A new infection alert system in catheters could prevent serious infections in millions of hospital patients worldwide, according to a paper published in Biosensors and Bioelectronics. The system changes the color of the urine so caregivers and patients can see whether bacteria are starting to block the catheter.
The system was invented by researchers at the University of Bath in the United Kingdom, who say it could help tackle hospital-acquired urinary infections. It could also be beneficial for elderly people in care homes.
An estimated 100 million urinary catheters are used around the world every year, and the infections they sometimes cause can be problematic for thousands of people, the researchers say. Hospital-acquired urinary infections occur in more than 90,000 patients each year in the United States, according to the Centers for Disease Control and Prevention.
“Catheter-related infections are a serious problem, especially if the bacteria are resistant to antibiotics. We hope that with this simple-to-use sensor system we can ultimately make a real difference to patients’ lives,” said lead researcher Dr. Toby Jenkins.
Over time, bacteria can build a layer called a biofilm inside catheter tubes, and this layer can eventually block the tubes. The urine can’t escape and pushes back into the kidneys, where the bacteria can cause kidney failure, systemic infection, and death. Up to half of people who use catheters long-term have problems with blockages caused by bacteria, but there is currently no way to detect potential blockages before they cause problems.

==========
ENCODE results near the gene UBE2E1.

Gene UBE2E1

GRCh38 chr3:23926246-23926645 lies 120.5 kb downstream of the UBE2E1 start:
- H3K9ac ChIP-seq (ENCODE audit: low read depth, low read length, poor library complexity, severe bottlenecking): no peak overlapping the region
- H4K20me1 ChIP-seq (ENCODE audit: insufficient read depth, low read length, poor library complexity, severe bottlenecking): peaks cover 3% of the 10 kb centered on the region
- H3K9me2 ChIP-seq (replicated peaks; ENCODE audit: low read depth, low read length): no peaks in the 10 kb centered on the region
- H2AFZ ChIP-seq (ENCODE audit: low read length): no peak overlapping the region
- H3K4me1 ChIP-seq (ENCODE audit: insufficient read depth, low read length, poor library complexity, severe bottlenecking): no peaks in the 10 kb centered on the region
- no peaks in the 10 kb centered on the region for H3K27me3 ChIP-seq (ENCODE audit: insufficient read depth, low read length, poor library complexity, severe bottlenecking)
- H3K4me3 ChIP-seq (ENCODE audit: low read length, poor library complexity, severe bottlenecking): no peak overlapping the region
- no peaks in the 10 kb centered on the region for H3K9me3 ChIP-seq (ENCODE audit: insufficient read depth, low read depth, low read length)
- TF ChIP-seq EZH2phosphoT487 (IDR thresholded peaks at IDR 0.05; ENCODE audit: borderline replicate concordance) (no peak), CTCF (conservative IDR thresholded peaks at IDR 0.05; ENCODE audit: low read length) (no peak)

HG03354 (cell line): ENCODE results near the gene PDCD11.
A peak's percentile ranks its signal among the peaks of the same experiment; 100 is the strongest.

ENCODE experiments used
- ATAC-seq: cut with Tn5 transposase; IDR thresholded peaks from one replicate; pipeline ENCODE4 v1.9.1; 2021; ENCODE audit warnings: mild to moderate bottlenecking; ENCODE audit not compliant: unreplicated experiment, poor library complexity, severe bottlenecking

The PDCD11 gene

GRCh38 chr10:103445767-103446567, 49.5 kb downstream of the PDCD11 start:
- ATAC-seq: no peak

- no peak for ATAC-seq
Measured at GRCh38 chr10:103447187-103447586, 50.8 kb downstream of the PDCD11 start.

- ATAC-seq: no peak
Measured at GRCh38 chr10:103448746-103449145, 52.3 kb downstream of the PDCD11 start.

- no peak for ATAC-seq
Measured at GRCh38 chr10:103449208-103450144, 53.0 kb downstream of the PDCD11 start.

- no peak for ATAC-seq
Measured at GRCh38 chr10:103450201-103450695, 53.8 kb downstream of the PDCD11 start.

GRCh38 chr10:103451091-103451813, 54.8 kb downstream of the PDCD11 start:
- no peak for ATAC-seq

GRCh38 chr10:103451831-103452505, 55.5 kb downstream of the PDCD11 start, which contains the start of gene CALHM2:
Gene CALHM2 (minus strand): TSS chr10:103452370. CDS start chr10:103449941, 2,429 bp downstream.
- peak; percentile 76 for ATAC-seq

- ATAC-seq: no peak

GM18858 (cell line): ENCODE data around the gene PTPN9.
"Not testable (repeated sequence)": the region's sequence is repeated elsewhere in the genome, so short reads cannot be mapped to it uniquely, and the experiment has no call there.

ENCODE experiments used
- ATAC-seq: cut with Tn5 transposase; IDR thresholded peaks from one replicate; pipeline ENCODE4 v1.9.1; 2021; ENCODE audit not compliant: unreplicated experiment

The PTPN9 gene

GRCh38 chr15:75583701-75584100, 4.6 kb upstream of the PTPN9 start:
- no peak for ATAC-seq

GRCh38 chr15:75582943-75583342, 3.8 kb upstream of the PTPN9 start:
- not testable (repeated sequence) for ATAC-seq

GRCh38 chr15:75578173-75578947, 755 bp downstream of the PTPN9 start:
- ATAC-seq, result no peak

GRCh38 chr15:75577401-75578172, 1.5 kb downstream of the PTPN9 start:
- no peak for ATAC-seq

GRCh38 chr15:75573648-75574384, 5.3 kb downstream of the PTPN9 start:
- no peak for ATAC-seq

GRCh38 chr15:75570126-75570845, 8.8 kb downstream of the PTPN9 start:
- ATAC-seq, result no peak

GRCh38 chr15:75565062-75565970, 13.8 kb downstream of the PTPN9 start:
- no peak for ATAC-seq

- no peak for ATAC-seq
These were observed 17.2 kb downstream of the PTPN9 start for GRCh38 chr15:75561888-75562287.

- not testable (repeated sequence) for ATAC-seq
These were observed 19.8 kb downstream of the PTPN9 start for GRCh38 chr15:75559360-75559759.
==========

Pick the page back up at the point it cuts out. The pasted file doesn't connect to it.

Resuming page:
In the new alert system, a coating detects biofilms built by a bacterium Proteus mirabilis, the most common cause of catheter blockage. The system gives advanced warning of a blockage 10 to 12 hours before it happens.
The coating is made up of two layers. The first layer reacts to changes in urine caused by the bacteria, and the second layer releases a dye. The dyed urine gathers in the collection bag, turning the urine bright yellow. This color change reveals the presence of infection.
Jenkins’ team used a glass bladder, artificial urine, and bacteria from patient samples to test the system, which responds to changes in the acidity (pH) of urine caused by bacteria. As bacteria multiply, the substances they release raise the pH so that the urine becomes more alkaline than acidic. This change dissolves the top layer of the coating, releasing the bright dye held in the second layer.
The tests with the glass bladder showed that when there is no bacterial infection, the dye stays in the second layer despite liquid constantly flowing past it.
Biofilms built by bacteria are not easy to fight, Jenkins said. They avoid the natural defenses of the immune system and can’t be broken down by antibiotics. Jenkins is optimistic about the benefits of his team’s alert system: “Our new coating works with existing catheter designs and gives a clear, early visual warning of infection before a catheter is blocked. It could dramatically reduce the number of infections resulting from bacterial blockages.”
Source: Medical Xpress; April 22, 2016.